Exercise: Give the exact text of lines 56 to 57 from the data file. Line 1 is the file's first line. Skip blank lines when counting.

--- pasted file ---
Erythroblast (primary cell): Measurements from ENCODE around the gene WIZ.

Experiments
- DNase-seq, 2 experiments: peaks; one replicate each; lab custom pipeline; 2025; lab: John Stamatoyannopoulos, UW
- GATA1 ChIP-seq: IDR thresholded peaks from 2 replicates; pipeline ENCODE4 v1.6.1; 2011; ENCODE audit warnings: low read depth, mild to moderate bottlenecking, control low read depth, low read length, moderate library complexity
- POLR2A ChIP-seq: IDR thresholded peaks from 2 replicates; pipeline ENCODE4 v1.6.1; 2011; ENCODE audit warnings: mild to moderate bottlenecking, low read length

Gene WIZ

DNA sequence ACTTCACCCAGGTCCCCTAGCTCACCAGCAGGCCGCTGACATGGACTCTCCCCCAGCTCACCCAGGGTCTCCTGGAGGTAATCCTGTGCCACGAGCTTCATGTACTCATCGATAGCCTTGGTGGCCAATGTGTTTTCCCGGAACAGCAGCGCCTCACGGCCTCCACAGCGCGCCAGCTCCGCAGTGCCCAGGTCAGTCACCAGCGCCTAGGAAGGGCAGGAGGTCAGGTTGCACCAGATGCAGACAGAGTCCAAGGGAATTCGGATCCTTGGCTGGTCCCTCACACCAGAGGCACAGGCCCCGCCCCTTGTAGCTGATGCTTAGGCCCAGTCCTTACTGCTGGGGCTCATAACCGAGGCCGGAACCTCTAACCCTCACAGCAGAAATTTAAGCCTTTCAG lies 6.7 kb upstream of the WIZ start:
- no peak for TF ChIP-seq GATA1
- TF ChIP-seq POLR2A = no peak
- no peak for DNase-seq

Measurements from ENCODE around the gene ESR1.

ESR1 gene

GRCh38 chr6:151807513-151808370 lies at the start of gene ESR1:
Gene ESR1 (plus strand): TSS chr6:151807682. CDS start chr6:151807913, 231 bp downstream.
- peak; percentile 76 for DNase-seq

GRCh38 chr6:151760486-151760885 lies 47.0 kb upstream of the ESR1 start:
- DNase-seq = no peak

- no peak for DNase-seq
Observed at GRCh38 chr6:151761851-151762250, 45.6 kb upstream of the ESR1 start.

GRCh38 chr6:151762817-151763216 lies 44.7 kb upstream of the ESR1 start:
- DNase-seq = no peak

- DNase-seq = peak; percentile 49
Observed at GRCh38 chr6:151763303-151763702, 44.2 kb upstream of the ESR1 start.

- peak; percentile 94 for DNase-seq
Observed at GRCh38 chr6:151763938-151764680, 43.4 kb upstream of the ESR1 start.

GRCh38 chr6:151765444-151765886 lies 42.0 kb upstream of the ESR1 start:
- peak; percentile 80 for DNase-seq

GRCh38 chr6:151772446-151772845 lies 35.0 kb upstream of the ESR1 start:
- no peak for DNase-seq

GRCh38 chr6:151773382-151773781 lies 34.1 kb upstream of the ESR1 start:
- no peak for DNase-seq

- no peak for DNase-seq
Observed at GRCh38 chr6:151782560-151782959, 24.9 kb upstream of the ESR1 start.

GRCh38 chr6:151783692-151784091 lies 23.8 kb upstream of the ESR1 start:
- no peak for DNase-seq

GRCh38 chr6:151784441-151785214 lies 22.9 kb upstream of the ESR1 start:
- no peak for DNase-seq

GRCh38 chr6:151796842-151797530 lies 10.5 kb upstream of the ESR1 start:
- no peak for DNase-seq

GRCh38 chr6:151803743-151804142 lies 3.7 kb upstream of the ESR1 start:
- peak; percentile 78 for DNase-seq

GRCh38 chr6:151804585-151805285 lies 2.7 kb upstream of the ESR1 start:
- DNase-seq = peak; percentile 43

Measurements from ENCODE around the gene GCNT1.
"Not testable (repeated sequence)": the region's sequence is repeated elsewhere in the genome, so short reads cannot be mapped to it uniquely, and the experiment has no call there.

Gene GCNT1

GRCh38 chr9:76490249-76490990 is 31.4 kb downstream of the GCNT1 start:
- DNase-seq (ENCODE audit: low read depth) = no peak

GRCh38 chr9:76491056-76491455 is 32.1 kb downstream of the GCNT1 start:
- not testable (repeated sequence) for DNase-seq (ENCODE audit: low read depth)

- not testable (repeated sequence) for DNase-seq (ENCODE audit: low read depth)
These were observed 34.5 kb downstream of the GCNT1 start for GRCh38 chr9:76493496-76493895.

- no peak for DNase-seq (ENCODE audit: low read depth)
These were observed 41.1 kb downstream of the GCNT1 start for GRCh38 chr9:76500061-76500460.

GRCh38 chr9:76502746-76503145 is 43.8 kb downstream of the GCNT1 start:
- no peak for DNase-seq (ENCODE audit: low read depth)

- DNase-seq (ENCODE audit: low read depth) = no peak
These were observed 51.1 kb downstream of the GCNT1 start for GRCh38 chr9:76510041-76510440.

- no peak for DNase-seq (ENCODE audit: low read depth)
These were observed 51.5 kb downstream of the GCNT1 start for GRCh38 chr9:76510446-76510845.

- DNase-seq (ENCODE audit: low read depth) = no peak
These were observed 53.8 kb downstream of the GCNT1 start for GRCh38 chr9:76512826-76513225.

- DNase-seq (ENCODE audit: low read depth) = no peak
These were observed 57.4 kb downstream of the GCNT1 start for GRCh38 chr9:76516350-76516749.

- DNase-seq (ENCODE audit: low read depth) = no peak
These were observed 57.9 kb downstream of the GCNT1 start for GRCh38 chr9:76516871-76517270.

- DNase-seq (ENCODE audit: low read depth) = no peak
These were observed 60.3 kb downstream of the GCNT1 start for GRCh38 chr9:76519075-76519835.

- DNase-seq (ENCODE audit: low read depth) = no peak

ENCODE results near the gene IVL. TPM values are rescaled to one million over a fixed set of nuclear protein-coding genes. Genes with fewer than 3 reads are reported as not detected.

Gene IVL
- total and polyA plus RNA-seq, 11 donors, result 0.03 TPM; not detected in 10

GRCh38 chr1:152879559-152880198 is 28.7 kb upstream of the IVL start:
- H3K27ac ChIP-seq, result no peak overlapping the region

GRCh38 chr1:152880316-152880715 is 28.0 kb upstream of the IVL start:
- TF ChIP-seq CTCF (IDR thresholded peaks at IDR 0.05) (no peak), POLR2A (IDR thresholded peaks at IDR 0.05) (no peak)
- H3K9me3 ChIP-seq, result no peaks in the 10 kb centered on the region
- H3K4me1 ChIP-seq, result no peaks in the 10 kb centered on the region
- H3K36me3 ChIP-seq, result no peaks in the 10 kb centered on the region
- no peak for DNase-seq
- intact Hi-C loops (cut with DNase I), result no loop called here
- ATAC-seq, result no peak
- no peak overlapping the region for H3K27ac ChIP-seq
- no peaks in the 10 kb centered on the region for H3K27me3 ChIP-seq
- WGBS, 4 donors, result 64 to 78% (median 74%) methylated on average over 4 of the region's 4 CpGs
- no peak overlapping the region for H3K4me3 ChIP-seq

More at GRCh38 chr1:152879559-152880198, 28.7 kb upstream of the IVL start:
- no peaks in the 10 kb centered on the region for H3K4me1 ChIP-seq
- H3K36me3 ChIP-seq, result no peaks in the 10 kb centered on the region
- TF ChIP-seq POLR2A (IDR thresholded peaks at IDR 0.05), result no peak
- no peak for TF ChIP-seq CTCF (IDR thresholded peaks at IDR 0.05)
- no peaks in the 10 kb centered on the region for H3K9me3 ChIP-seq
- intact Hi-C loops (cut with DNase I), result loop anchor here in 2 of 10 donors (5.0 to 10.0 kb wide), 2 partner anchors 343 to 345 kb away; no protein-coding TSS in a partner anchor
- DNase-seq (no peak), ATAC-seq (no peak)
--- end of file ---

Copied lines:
- no peak for DNase-seq (ENCODE audit: low read depth)

- DNase-seq (ENCODE audit: low read depth) = no peak